Technicolor col consultant
DETAILS
Release Date:
18 July 1953
Production Date:
mid March--late April 1953
Copyright Claimant:
RKO Radio Pictures, inc.
Copyright Date:
15 July 1953
Copyright Number:
LP3011
Physical Properties:
Sound
RCA Sound System
Color
Technicolor; Eastman Color
Widescreen/ratio
3-D
Duration(in mins):
81-82
Length(in feet):
7,389
Length(in reels):
9
Country:
United States
Language:
English
PCA No:
16452
SYNOPSIS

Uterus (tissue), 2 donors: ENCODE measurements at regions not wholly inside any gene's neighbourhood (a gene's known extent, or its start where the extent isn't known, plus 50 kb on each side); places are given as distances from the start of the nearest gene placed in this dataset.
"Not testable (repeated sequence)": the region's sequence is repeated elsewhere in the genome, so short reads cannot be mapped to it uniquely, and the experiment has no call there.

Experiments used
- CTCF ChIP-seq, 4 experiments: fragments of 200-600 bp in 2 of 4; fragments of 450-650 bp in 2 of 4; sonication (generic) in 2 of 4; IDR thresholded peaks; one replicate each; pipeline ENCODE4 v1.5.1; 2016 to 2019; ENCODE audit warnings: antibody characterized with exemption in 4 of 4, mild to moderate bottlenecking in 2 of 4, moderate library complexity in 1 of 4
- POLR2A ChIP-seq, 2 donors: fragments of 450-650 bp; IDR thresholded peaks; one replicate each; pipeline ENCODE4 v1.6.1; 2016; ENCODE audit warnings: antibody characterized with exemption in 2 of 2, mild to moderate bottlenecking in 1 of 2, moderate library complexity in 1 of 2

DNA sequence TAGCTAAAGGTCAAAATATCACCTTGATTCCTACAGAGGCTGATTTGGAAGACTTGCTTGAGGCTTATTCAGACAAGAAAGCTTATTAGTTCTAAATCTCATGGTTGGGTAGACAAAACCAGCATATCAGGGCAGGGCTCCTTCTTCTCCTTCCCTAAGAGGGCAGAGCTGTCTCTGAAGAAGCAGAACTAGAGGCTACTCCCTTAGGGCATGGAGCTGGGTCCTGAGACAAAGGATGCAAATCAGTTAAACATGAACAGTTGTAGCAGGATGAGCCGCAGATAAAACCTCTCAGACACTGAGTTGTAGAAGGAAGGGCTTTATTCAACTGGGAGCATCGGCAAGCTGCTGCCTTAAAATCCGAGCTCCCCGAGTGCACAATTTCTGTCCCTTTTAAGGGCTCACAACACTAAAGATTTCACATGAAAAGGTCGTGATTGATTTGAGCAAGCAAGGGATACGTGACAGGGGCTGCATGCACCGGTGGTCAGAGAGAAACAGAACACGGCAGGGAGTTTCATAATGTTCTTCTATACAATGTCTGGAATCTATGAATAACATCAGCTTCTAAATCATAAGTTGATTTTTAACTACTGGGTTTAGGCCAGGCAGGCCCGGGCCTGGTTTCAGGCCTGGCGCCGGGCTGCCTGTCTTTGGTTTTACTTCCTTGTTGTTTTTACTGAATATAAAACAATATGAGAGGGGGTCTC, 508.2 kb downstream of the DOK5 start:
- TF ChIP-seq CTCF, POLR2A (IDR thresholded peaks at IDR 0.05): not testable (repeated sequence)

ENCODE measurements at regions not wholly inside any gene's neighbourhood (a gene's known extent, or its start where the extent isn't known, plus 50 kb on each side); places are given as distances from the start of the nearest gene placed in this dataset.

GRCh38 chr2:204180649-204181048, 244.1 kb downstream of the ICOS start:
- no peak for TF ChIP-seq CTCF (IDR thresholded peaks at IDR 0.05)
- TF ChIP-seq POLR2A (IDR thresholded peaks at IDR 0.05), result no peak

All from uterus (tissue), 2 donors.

As soon as he checks into a hotel in Porto Olieno, Mexico, New York bookkeeper Edward Dawson is accosted in his room by thug Cappy Gordon. Although Dawson denies Cappy's charges that he has betrayed their boss, gangster Vic Spalato, who is under investigation by the U.S. Senate, Cappy shoots the bookkeeper in cold blood. The next day, in San Cristóbal, Spalato's former girl friend, singer Clare Sinclair, reads about Dawson's murder in the newspaper and panics. While arranging to leave town, Clare, who now goes by the name Sheppard, spots Cappy in her hotel lobby and flees in a cab, eventually ending up at a bullfight arena. There, as American boxer Russ Lambert prepares to fight his Mexican challenger Rivera, Clare seeks out her boss, bar owner Felipe. Desperate for cash, Clare sells Felipe a valuable pair of earrings, then watches as Russ, whose career in the States crumbled after he accidentally killed an opponent, wins the match. Just then, Clare sees Cappy among the spectators and hurries out of the arena. Doggedly, Cappy follows Clare through the streets and into a telegraph office, stopping Clare from sending a telegram to the Senate committee, stating that she will testify against Spalato. After Cappy declares his love and offers to spare her life if she runs off with him, Clare bolts from the office and heads for Felipe's bar. By threatening to expose Felipe to Cappy, Clare convinces Felipe to persuade Russ to meet her at the secluded Posado de Don Pascual. There, Clare encourages Russ's romantic interest, but does not tell him about Cappy or Spalato. When Russ suggests they take ... +